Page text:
It was a gamble, a challenge, a slice of grandeur that in those years France extended to the sky thanks to the Concorde, the first supersonic aircraft for civil use. Above all, it was a wonderfully beautiful and at the same time very unfortunate car, ultimately defeated by uncontrollable events, such as the oil crisis, but also by commercial errors in the battle against rivals of the same category, especially in the Mercedes, BMW and Porsche.


Fifty years ago at the Geneva Motor Show (this year jumped at the last minute after 89 editions due to the global health emergency) Citroën presented the SM, a GT that crowned the idea of ​​entering the luxury coupe segment, alongside an older sister with the legendary DS. The Goddess, however, would have provided components of its technology, from adjustable headlights to hydropneumatic suspensions.


Flaminio Bertoni, the Varese stylist father of the most iconic Double Chevron cars, he started the studies of the new flagship. But a stroke quenched his genius and it was his heir, Robert Opron, who got there. In the meantime, a key element had entered the mosaic: in 1968 Citroën had acquired control of Maserati. Then he managed to get his hands on powerful engines to give an adequate heart, as well as Italian, to the ambitions of the birth.

The abbreviation SM stood for Sport-Maserati, but for all it was Sa Majesté, His Majesty. The audience was amazed: traction on the front wheels, with a wider axle than the rear; the Diravi system with progressive hardening of the steering; the two internal headlights of the “3 + 3” optical group that followed the road; the softness of the attitude; very comfortable armchairs, real goodies like the Jaeger oval clock set in the dashboard that replicated that of the Maserati Merak.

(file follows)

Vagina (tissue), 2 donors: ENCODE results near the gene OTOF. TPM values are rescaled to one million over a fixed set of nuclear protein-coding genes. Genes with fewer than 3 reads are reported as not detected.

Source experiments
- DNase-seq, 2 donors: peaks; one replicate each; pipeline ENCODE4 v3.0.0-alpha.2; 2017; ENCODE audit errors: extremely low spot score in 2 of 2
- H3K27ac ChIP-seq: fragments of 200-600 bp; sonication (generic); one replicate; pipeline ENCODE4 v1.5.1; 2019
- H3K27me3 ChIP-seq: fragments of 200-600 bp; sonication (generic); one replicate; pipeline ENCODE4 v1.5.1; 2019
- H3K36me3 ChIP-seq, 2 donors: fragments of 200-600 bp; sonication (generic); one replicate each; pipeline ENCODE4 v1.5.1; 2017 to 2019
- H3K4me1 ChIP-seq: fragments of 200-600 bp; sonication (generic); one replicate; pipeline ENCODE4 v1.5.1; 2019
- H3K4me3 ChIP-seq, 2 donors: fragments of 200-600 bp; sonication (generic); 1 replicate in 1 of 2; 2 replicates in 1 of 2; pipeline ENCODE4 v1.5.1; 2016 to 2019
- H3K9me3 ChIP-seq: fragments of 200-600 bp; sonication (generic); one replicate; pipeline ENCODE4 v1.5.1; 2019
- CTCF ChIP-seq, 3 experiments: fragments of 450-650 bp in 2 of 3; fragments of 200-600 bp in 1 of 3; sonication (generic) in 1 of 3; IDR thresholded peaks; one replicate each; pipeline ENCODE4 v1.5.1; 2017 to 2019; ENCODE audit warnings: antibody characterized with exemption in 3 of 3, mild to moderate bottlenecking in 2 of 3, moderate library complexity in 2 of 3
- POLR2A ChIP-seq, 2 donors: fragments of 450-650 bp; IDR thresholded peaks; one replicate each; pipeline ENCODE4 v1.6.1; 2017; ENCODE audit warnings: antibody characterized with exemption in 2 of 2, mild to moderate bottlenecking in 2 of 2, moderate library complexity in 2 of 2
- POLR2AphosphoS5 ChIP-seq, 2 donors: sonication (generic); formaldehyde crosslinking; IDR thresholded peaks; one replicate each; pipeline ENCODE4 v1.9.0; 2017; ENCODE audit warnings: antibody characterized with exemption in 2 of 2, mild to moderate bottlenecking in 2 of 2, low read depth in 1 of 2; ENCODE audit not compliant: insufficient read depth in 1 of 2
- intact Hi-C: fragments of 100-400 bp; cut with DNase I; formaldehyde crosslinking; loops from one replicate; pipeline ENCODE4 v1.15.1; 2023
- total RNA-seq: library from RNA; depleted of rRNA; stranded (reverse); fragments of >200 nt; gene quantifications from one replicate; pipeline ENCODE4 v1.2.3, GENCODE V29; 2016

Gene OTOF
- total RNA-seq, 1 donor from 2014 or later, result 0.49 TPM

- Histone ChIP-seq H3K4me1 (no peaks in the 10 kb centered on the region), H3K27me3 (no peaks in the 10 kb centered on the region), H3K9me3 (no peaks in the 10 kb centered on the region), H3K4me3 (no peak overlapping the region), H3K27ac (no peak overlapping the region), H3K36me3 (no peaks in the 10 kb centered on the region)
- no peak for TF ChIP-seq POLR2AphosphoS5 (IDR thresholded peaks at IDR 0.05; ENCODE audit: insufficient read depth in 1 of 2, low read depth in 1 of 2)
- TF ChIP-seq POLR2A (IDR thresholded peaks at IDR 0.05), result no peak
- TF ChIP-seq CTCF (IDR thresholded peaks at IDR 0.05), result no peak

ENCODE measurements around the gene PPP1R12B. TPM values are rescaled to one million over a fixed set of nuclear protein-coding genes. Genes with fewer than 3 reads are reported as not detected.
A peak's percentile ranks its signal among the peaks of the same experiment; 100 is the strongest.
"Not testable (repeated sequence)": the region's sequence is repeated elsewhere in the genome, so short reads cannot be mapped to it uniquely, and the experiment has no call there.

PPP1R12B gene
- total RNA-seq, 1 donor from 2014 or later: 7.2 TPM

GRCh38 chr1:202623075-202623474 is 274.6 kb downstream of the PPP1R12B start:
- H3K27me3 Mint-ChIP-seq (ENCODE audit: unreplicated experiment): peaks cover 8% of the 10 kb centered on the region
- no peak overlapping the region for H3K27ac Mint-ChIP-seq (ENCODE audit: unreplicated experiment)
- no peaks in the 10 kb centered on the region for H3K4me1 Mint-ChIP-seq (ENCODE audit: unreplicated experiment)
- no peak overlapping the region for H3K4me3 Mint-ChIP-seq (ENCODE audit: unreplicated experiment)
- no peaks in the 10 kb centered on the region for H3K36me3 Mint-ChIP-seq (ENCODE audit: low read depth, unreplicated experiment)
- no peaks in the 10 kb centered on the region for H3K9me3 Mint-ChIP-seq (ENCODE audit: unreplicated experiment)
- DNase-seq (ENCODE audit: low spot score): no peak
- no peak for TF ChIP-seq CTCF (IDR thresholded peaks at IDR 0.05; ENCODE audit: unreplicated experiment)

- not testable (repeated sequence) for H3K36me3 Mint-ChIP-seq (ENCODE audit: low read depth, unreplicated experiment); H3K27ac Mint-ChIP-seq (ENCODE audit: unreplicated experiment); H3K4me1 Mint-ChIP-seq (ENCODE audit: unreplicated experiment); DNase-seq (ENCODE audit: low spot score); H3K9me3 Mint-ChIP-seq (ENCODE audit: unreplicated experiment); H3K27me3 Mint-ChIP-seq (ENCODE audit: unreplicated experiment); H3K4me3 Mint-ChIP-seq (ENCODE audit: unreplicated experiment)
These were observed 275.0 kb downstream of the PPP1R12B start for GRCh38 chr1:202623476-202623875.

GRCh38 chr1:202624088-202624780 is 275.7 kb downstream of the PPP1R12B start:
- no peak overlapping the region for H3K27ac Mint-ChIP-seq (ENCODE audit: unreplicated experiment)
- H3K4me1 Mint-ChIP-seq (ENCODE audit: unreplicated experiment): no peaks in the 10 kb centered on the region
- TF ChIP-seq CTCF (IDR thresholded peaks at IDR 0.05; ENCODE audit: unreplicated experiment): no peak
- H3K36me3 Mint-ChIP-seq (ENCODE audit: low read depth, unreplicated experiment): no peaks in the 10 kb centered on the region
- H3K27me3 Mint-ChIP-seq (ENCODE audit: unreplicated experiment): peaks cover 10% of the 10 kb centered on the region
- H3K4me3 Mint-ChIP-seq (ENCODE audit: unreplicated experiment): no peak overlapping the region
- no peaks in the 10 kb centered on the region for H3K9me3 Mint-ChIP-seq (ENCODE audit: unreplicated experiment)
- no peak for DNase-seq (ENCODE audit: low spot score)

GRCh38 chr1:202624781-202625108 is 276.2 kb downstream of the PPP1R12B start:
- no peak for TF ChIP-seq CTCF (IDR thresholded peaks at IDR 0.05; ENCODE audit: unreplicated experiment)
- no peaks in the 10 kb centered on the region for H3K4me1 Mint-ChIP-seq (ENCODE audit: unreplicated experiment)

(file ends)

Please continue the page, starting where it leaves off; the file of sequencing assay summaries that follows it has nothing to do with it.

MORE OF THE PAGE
And then a fascinating aesthetic: truncated tail, keeled muzzle and fiberglass rims. As for the engine, Citroën imposed tight times on Maserati. Engineer Giulio Alfieri replied, sharply, that the engine was already ready. But it was an 8 cylinder and did not meet French tax regulations. So he “cut” two cylinders and created a 2.7-liter V6 with 170 horsepower (there would then have been a 3-liter version, 180 Hp and with electronic injection). Until the advent of the Lancia Thema 3.2, the SM, with its 220 hours, was the fastest front-wheel drive car of its time.

The audience was impressed. The VIPs as well: Alain Delon, the composer John Williams, the Shah of Persia Rezha Pahlavi, in Italy Cino Tortorella (the Mago Zurlì) and Renato Pozzetto. When Johan Cruijff signed for Barcelona, ​​he asked for it as a benefit and Jay Leno, an American comedian, still has one in his collection. The cinema was in turn fascinated; Burt Reynold drove her to Palm Beach in That dirty last goal, Ben Stiller used it in ZoolanderThe promising start, however, stumbled into trouble: above all, the delicate mechanics (the timing belts were fragile) that sent dealers into crisis. The failed boom in the USA did not help, where MS arrived with a different light and without adjustable projectors. It was the car of the year in 1972, but it didn’t break through.

Citroën in Europe expanded the offer with a convertible version (the Mylord) and tried to polish the image with the rallies and make it the presidential car. But I exaggerated to adjust the price: the SM ended up costing like a Fiat 130 – 8.6 million lire – and slightly less than a Bmw 3.0 CSL. Too much. The oil crisis marked the end of the line. Peugeot, which became the owner of the Double Chevron, closed production in 12920 units in 1975. Today His Majesty continues its history on the planet of historic cars: having one – the writer has experienced it – means living the driving from an exhilarating point of view. With some headaches, but also with truly unique sensations.


March 27, 2020 (change March 27, 2020 | 4:35 pm)


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